Friday, February 17, 2017

That's My Fun Day

Head on into Sunday morning
I wish it was Sunday
That's my fun day
My I don't have to run day
- Manic Monday, Bangles

You may have noticed that I sometimes go out railfanning on Sunday mornings. Sunday is indeed my "I don't have to run day" as the Bangles so aptly sang. Saturday morning is usually spent at my son's curling rink and weekend afternoons are family time. Sunday mornings... often they are my time.

This past Sunday (February 12th) was one of those fun days. I woke up at a reasonable hour, had breakfast, then hit the road. I had a notion to visit the CN Rivers subdivision for a bit, then head up to the CP Carberry sub and hopefully catch a train there.

Track 1 - Manic Monday

First catch was an early train on the Rivers, a westbound heading out of the early morning sun. Not the best light, but you do what you can. I parked near Carman Junction and got the photos above and below at that location. The train was led by CN 5708 (SD75I) and CN 2153 (C40-8W) and featured a lot of autoracks.

CN 5708 rounding the bend at Carman Junction
I hopped in my car and headed west to try to catch them around Diamond. It was not hard to get ahead of them, as the road conditions were good. I shot them splitting the west-facing signals.

CN 5708 splitting the signals at Diamond
I didn't chase them any further. I wasn't really sure whether I should head up north to CP yet.

I had a feeling there was going to be an eastbound freight coming along. I'm not sure why I felt that way.

Track 2 - In A Different Light

I went westward a bit along the CN Rivers sub, and at the route 424 crossing I saw a headlight to the west. I looked around a bit for a suitable location and found a snow ridge to stand on to get a bit of elevation.

As the train hurtled closer I saw that it was a potash train, led by another SD75I, CN 5672, and a Dash-9, CN 2536. They were really moving!

CN 5672 and a lot of potash cars in the snow
Fortunately a westbound train in the morning put the train in a different light than the earlier eastbound.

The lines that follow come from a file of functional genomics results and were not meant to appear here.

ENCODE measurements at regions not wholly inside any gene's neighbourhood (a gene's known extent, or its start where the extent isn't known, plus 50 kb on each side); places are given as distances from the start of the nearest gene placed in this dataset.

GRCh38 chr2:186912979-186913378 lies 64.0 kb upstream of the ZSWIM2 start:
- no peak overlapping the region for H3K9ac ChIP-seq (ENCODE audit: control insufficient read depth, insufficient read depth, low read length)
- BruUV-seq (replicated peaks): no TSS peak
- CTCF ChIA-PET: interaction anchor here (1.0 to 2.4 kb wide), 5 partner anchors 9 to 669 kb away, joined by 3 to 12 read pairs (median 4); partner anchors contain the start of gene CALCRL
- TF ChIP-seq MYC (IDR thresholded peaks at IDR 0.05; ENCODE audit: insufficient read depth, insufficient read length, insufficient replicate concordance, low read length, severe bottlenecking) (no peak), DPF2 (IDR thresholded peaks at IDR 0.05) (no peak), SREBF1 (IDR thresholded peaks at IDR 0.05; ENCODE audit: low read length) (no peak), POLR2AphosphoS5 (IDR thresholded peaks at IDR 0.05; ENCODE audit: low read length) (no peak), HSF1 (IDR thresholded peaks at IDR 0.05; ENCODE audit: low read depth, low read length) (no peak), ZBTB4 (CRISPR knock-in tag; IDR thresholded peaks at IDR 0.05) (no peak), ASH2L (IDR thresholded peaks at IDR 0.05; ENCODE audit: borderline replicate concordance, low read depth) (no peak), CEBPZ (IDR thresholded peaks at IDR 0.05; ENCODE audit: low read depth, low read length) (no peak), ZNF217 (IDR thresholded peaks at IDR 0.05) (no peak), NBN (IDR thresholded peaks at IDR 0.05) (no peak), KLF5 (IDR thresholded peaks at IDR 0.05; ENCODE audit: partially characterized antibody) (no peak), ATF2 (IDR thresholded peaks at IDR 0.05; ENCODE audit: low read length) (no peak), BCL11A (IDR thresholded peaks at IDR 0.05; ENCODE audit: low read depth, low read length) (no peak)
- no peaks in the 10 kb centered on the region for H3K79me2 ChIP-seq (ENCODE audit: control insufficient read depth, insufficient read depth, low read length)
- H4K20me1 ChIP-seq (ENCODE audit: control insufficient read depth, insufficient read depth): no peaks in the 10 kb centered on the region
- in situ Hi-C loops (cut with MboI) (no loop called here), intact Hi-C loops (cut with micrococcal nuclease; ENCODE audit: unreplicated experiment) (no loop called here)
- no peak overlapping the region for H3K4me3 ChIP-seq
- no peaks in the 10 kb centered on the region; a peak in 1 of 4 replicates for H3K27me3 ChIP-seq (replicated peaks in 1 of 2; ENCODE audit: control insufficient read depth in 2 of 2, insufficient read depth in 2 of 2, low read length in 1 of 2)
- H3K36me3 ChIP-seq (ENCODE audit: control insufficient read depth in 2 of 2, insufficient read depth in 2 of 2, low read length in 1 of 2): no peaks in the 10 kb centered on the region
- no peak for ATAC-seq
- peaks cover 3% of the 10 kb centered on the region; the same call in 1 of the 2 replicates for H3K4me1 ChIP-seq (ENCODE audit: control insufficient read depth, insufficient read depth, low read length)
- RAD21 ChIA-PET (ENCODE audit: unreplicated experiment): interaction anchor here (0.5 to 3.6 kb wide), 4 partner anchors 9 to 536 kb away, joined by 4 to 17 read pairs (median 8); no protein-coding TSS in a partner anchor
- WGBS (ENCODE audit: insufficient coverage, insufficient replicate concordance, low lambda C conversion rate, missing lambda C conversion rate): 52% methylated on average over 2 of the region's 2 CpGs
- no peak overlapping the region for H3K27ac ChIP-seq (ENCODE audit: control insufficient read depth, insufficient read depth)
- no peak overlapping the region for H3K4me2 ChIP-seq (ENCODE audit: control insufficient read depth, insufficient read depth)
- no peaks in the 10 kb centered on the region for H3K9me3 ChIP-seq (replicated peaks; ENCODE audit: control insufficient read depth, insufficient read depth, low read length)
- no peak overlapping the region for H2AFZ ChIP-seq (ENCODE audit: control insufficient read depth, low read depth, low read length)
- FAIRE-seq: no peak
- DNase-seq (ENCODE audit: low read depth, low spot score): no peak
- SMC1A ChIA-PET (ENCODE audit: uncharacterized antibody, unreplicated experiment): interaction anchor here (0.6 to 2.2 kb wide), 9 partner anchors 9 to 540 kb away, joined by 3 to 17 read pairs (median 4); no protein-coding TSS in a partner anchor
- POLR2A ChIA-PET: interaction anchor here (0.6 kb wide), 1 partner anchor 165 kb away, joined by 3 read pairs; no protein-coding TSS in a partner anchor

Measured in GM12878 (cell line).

Those PotashCorp hoppers kicked up a lot of snow.

Mmmm, potash
I decided to give chase and maybe get ahead of them for another shot. Since they were an eastbound, the light would be a lot better.

Track 3 - Walking Down Your Street

As I pursued them, it became clear that there was going to be a meet, as the headlights of another westbound were visible in the distance. I had one thing on my mind - to catch the westbound train quickly, then resume the chase.

Dash-9 (C44-9W) CN 2644 was leading the third SD75I of the day, CN 5716, and a solid grain train.
A different light - side light, in fact
The lighting wasn't great and the location wasn't so good either, but hey, I took a few quick shots and I was back on the chase again...

Track 4 - Walk Like An Egyptian

(man, I loved that song)

I passed Diamond, finally catching up to the end of the potash train. As I slowly gained on the train, car by car, I saw another westbound train rolling by on the south track - a container train. I made a quick decision and gave up on the potash train.

A quick U-turn brought me back toward Diamond to get the container train. No cops - maybe they were hanging out at the donut shop. I pulled over down the road and ran out to grab CN 2968 (ES44AC) at the head end of what I assume was Q101, a hot intermodal train.
CN 2968 leading a container train outside Winnipeg
The train rolled along pretty swiftly, and after a few minutes the mid-train DPU came into view, an ET44AC, CN 3069.

CN 3069 mid-train outside Winnipeg
It was turning into quite a nice morning!

Remember these chairs? Still here, apparently.
Another ES44AC was on the tail end, CN 2961. This one was pretty snow covered, which made me wonder if maybe this was the leader on an eastbound train earlier, and was now heading back west.

Ummm, you have a little something on your face.

After that, I figured if I was going to go see CP, I'd better get on with it.

Track 5 - Standing in the Hallway

I headed up the Perimeter Highway to the CP Carberry sub. There were two CP trains there, passing each other on the two tracks!

I was amazed, because it's good luck to see even one CP train these days. One was heading east into Winnipeg and one was heading west. I had no chance of getting the eastbound before it reached the yard, so I went west, young man.

It took a while to catch up to it, as you have to slow to 50 km/hr through Rosser and the road isn't parallel to the track all the way along. I got ahead of it before Meadows and elected to shoot it with the elevator. Here's the "coming" shot as they approached the Paterson grain elevator, which was off to the left of the photo.

CP 9371 West through Meadows, Manitoba
Since it was morning and the sun was in the east, I couldn't shoot a conventional "passing the elevator" photo without some severe backlighting. I decided to try this shot instead. I'm fairly happy with it.

CP 9371 and the Meadows elevator
Note the birds deserting the elevator as CP 9371 and CP 8702 rumbled by.

I moved around a bit to try different angles as the seemingly endless container train rolled by. I shot the DPU locomotive, CP 8828, from more of the sun side.

CP 8828 passing the Meadows grain elevator
I tromped through the snow to get the last shot of the tail end of the train passing the elevator. Good thing I had my winter boots on!